One was to command the inlet valve to open and fill our pressure vessel from 0 PSI to 40 PSI.

The other was to, with the pressure vessel just above 40 PSI, command the exhaust valve to open and allow the pressure vessel to decompress to 0 PSI.

The data collected accurately indicates the required time for the pressure vessels intake and exhaust cycles. This data was then imported to Matlab to overlay on top of our theoretical model.

The raw data is seen here:

40 PSI Intake Speed Test

40 PSI Intake Speed Test

40 PSI Exhaust Speed Test

40 PSI Exhaust Speed Test

The resulting plot is shown here:

Data Overlay

Data Overlay

This indicated that our theoretical model was very accurate and useful in sizing the Intake and Exhaust valves as well as determining a minimum air fitting and hose inner diameter of 3/8".

Risk and Problem Tracking

Risk Management: Revision E

Risk Management: Revision E

An updated version of our Risk Management can be found here.
Problem Tracking: Revision F

Problem Tracking: Revision F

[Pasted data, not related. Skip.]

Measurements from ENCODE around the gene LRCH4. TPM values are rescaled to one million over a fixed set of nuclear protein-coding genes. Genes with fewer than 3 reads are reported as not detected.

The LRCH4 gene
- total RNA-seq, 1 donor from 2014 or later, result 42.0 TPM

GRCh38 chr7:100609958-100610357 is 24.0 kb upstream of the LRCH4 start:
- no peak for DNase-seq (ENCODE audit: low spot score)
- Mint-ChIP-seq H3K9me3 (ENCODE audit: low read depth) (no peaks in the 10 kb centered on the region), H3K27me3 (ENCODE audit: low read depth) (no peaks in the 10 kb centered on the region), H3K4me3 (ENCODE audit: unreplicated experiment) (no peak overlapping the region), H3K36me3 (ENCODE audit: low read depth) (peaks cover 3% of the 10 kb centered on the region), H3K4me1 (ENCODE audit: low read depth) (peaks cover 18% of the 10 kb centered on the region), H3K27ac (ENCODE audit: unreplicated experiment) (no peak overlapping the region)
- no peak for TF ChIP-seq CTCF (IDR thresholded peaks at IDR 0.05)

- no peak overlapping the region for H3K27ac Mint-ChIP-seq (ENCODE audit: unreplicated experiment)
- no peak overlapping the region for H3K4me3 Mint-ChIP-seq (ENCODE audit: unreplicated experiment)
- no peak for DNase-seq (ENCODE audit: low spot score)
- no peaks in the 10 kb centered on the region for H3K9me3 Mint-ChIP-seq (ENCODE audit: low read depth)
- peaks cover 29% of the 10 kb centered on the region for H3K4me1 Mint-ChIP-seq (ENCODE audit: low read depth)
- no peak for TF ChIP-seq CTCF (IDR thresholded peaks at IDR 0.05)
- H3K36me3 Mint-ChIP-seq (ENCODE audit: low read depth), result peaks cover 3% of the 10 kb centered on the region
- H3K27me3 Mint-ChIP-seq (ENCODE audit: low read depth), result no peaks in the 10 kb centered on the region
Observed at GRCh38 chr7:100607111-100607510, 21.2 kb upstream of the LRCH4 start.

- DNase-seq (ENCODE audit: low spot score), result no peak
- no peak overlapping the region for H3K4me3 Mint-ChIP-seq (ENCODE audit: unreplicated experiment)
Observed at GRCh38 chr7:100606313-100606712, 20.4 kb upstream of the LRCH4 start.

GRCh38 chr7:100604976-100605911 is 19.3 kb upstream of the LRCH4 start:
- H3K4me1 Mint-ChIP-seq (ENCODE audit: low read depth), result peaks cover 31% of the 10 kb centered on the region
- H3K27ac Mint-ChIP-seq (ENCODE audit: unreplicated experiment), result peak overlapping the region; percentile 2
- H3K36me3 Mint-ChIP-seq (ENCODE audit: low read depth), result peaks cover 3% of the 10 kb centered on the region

An updated version of our problem tracking can be found here.

Functional Demo Materials

The functional demo includes observing the full cycle pressure testing as seen in the above video from ER3.

Weekly progress reports between February 28th and March 23rd can be found here.

Plans for next phase

For the next phase, we plan to install the correct pressure regulator to hold 40psi in the backpressure tank. We also plan to continue to update documentation such as the bill of materials and problem tracking. We plan to adjust the valve timing in order to more closely resemble the actual pressure curve of the Dresser-Rand compressor. We will continue to make progress on the paper and poster. We also need to machine a bracket to mount the correct pressure regulator.

The final testing required will be ER5 where installation and observance of an accelerator on the valve manifold will be done.